Divide the pudding mixture among the prepared molds and place in a baking pan.  Add hot water to the pan to reach half way up the sides of the molds.  

Cover the pan with foil and bake in a 350° oven until a knife inserted in the center of a pudding comes out clean--about 20 to 30 minutes.  Let the puddings rest for 5 minutes.

The puddings may be served immediately or made up to a day ahead.  If making ahead, cool and refrigerate.  Reheat by placing the puddings in a 350° to 375° oven for 15 minutes or so.  To unmold, run a small knife carefully around the sides of each pudding.  Invert the puddings directly onto a serving plate (make sure that the round of parchment is not attached to the pudding).  Serve surrounded by medley of spring vegetables, or other sauce/vegetable medley/salad of your choice.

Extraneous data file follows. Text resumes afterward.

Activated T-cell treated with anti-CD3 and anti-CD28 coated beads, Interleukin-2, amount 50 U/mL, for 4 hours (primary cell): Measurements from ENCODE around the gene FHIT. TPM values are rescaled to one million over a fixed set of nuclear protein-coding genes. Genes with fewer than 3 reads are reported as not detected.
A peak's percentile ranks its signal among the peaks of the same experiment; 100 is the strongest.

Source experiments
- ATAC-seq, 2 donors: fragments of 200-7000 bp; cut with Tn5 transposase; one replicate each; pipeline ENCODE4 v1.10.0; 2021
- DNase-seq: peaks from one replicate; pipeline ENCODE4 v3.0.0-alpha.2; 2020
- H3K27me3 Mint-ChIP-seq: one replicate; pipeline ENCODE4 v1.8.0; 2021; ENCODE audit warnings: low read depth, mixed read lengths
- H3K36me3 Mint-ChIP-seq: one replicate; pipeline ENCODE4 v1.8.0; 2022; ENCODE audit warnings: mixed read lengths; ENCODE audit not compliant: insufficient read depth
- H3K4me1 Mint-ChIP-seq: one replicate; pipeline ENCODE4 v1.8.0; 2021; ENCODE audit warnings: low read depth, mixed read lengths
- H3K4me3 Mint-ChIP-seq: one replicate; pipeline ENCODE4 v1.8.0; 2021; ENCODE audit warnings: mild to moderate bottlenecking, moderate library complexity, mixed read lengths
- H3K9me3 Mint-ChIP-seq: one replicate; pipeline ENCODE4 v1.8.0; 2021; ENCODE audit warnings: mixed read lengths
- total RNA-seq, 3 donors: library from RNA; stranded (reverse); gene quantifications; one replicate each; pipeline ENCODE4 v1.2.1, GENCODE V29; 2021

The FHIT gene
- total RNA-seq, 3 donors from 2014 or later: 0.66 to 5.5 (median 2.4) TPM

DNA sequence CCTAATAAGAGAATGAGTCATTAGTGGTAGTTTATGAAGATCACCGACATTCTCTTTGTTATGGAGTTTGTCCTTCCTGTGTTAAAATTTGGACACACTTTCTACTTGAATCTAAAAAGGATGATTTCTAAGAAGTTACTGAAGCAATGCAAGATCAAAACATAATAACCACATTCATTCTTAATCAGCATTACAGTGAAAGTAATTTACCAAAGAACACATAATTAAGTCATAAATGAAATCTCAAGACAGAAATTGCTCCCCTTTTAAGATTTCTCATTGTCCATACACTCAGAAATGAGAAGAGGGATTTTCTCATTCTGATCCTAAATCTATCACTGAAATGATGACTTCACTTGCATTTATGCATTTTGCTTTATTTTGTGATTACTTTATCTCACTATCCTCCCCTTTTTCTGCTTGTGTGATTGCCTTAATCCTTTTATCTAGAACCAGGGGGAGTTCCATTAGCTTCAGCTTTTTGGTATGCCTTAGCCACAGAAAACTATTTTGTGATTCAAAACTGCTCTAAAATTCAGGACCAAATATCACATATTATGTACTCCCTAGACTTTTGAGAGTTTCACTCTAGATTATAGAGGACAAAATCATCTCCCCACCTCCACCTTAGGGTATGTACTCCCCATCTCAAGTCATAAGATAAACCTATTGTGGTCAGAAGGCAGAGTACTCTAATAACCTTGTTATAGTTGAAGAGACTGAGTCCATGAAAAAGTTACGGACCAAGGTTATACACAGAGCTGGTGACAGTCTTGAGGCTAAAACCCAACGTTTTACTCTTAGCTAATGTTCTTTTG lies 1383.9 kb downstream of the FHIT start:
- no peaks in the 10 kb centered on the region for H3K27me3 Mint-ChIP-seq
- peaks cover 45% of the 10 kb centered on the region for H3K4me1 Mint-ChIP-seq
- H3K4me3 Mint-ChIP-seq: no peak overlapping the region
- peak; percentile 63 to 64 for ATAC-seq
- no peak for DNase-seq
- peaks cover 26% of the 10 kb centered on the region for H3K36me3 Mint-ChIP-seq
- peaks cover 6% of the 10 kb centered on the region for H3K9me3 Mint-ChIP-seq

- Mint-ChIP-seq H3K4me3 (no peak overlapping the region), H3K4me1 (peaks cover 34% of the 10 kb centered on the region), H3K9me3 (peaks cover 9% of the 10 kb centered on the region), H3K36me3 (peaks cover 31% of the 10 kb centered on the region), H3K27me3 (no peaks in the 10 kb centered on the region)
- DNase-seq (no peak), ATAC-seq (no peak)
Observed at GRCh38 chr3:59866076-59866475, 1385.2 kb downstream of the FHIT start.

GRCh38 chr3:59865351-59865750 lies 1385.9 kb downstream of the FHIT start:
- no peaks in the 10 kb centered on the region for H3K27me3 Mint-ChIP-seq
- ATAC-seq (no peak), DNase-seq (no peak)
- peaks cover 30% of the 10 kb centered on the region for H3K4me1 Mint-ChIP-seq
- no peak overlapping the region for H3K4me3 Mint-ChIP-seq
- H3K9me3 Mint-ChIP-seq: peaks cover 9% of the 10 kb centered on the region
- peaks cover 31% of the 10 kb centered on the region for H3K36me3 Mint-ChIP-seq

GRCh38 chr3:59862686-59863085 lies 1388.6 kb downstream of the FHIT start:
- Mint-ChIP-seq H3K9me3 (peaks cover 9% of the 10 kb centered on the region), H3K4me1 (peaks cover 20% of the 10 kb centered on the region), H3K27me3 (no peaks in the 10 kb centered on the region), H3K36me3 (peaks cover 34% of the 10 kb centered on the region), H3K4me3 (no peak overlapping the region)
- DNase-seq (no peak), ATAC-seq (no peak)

Serves 4 to 6—depending on the size soufflé mold chosen

(Parmesan Pudding from Solo Suppers by Joyce Goldstein)

  • You may also bake the pudding in one large casserole and either turn it out or serve it from the casserole. If you are not planning on turning it out, it is not necessary to line the mold with parchment. 
  • Joyce Goldstein suggests adding 2/3 cup of a vegetable purée of your choice in with the cheese for a vegetable flavored sformato. 

Spring Medley of Mushrooms & Peas

4 oz. sugar snap peas, string pulled & halved on the diagonal
1 cup (4 oz.) shelling peas
2 T. unsalted butter
3/4 c. thinly sliced spring onion—1/2 c. white and pale green portions plus 1/4 c. dark green
8 oz. white mushrooms, sliced 1/4-inch thick
2 t. minced fresh thyme
1/4 to 1/2 c. water or chicken stock
a handful (half an ounce) stemmed arugula, cut in wide ribbons
1 to 2 T. unsalted butter